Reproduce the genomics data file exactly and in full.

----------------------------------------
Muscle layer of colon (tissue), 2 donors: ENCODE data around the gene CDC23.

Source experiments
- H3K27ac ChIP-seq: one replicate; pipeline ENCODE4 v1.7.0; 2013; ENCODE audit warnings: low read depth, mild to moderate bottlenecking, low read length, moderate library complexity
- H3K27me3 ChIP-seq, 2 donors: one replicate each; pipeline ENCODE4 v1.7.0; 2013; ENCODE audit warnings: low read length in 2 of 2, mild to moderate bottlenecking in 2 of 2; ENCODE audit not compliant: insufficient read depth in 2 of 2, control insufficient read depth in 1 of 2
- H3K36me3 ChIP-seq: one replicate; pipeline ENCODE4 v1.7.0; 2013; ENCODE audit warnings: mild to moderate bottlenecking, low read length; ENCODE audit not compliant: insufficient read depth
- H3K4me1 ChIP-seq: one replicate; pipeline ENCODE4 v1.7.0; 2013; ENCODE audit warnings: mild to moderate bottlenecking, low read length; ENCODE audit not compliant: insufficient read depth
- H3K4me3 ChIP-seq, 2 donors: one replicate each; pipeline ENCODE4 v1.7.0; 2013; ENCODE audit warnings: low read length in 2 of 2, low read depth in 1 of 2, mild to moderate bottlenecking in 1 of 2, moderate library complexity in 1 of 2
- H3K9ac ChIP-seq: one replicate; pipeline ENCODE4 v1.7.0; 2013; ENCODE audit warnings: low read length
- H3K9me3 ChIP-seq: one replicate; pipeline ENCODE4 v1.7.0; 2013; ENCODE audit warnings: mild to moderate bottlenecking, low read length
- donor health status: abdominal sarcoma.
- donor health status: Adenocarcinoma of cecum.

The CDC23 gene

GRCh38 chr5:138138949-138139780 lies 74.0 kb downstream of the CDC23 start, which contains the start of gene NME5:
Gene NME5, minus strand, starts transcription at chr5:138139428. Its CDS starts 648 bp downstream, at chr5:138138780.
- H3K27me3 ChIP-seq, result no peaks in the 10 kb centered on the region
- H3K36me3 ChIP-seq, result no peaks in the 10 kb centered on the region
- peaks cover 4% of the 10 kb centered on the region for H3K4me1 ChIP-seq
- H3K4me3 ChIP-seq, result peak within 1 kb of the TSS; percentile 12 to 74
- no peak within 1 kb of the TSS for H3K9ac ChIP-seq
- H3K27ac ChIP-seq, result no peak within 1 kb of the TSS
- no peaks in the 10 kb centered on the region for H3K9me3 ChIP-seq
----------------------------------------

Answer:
Muscle layer of colon (tissue), 2 donors: ENCODE data around the gene CDC23.

Source experiments
- H3K27ac ChIP-seq: one replicate; pipeline ENCODE4 v1.7.0; 2013; ENCODE audit warnings: low read depth, mild to moderate bottlenecking, low read length, moderate library complexity
- H3K27me3 ChIP-seq, 2 donors: one replicate each; pipeline ENCODE4 v1.7.0; 2013; ENCODE audit warnings: low read length in 2 of 2, mild to moderate bottlenecking in 2 of 2; ENCODE audit not compliant: insufficient read depth in 2 of 2, control insufficient read depth in 1 of 2
- H3K36me3 ChIP-seq: one replicate; pipeline ENCODE4 v1.7.0; 2013; ENCODE audit warnings: mild to moderate bottlenecking, low read length; ENCODE audit not compliant: insufficient read depth
- H3K4me1 ChIP-seq: one replicate; pipeline ENCODE4 v1.7.0; 2013; ENCODE audit warnings: mild to moderate bottlenecking, low read length; ENCODE audit not compliant: insufficient read depth
- H3K4me3 ChIP-seq, 2 donors: one replicate each; pipeline ENCODE4 v1.7.0; 2013; ENCODE audit warnings: low read length in 2 of 2, low read depth in 1 of 2, mild to moderate bottlenecking in 1 of 2, moderate library complexity in 1 of 2
- H3K9ac ChIP-seq: one replicate; pipeline ENCODE4 v1.7.0; 2013; ENCODE audit warnings: low read length
- H3K9me3 ChIP-seq: one replicate; pipeline ENCODE4 v1.7.0; 2013; ENCODE audit warnings: mild to moderate bottlenecking, low read length
- donor health status: abdominal sarcoma.
- donor health status: Adenocarcinoma of cecum.

The CDC23 gene

GRCh38 chr5:138138949-138139780 lies 74.0 kb downstream of the CDC23 start, which contains the start of gene NME5:
Gene NME5, minus strand, starts transcription at chr5:138139428. Its CDS starts 648 bp downstream, at chr5:138138780.
- H3K27me3 ChIP-seq, result no peaks in the 10 kb centered on the region
- H3K36me3 ChIP-seq, result no peaks in the 10 kb centered on the region
- peaks cover 4% of the 10 kb centered on the region for H3K4me1 ChIP-seq
- H3K4me3 ChIP-seq, result peak within 1 kb of the TSS; percentile 12 to 74
- no peak within 1 kb of the TSS for H3K9ac ChIP-seq
- H3K27ac ChIP-seq, result no peak within 1 kb of the TSS
- no peaks in the 10 kb centered on the region for H3K9me3 ChIP-seq